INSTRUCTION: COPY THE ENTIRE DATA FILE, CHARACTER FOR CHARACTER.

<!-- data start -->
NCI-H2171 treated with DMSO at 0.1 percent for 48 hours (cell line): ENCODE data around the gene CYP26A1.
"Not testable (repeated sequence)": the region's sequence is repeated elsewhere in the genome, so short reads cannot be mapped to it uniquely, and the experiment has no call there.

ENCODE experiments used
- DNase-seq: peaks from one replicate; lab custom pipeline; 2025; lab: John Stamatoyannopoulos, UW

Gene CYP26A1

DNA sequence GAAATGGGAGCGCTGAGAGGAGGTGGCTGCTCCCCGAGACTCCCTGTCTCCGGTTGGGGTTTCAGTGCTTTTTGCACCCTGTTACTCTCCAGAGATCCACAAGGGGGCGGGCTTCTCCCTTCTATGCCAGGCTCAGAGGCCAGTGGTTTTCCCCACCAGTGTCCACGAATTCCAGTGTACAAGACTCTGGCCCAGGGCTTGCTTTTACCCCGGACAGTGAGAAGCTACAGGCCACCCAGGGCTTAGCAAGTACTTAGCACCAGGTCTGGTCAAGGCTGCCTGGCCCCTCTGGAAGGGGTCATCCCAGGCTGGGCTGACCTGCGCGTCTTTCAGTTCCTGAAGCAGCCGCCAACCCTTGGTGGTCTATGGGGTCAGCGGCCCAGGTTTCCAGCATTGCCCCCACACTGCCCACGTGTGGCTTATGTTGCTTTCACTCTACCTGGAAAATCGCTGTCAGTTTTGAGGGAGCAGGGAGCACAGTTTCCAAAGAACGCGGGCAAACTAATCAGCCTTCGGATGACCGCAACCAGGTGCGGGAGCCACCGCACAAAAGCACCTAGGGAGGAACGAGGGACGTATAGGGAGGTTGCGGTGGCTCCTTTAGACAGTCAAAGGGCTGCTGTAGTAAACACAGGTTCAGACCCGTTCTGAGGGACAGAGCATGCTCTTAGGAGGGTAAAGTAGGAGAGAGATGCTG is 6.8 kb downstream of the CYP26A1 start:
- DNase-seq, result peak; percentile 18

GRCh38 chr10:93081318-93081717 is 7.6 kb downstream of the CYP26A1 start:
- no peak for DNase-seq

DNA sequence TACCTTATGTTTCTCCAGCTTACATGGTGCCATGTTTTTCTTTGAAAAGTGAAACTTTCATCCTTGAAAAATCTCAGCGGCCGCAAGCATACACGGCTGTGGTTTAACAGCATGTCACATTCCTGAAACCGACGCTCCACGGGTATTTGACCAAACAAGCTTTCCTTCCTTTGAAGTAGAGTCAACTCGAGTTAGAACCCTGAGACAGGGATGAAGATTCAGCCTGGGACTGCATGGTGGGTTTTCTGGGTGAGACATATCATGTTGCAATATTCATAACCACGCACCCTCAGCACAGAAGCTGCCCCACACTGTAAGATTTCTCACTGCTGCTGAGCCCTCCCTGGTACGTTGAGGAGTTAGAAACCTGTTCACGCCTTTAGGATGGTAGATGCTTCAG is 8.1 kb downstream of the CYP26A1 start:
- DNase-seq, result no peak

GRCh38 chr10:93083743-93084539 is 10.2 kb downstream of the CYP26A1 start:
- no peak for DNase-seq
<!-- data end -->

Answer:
NCI-H2171 treated with DMSO at 0.1 percent for 48 hours (cell line): ENCODE data around the gene CYP26A1.
"Not testable (repeated sequence)": the region's sequence is repeated elsewhere in the genome, so short reads cannot be mapped to it uniquely, and the experiment has no call there.

ENCODE experiments used
- DNase-seq: peaks from one replicate; lab custom pipeline; 2025; lab: John Stamatoyannopoulos, UW

Gene CYP26A1

DNA sequence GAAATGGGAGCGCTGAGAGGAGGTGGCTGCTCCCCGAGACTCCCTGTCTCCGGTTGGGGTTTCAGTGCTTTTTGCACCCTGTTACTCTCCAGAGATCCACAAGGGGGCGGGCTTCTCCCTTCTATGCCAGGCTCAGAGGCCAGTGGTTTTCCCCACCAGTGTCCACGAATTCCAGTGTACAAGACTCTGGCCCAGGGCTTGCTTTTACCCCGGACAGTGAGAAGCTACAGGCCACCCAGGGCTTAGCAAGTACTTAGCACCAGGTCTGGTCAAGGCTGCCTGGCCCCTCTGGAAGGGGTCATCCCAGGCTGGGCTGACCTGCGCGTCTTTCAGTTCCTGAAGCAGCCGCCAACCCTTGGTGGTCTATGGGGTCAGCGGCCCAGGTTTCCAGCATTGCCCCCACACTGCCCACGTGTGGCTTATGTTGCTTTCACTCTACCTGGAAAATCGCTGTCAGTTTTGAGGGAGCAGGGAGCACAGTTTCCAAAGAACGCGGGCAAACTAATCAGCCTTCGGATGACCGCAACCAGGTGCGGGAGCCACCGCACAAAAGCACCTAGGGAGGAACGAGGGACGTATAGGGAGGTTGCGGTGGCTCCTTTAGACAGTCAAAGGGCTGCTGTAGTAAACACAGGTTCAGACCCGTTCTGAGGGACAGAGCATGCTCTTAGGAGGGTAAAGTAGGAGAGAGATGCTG is 6.8 kb downstream of the CYP26A1 start:
- DNase-seq, result peak; percentile 18

GRCh38 chr10:93081318-93081717 is 7.6 kb downstream of the CYP26A1 start:
- no peak for DNase-seq

DNA sequence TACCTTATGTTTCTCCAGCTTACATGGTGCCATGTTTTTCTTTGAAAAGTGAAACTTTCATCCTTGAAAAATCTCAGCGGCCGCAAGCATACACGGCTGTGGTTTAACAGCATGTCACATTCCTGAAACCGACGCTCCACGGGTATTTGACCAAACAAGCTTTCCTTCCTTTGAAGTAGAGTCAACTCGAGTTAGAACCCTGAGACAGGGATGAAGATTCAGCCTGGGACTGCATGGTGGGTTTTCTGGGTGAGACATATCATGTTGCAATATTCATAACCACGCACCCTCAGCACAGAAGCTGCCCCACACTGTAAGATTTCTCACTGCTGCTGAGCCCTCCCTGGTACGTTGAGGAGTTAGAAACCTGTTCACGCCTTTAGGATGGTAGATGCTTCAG is 8.1 kb downstream of the CYP26A1 start:
- DNase-seq, result no peak

GRCh38 chr10:93083743-93084539 is 10.2 kb downstream of the CYP26A1 start:
- no peak for DNase-seq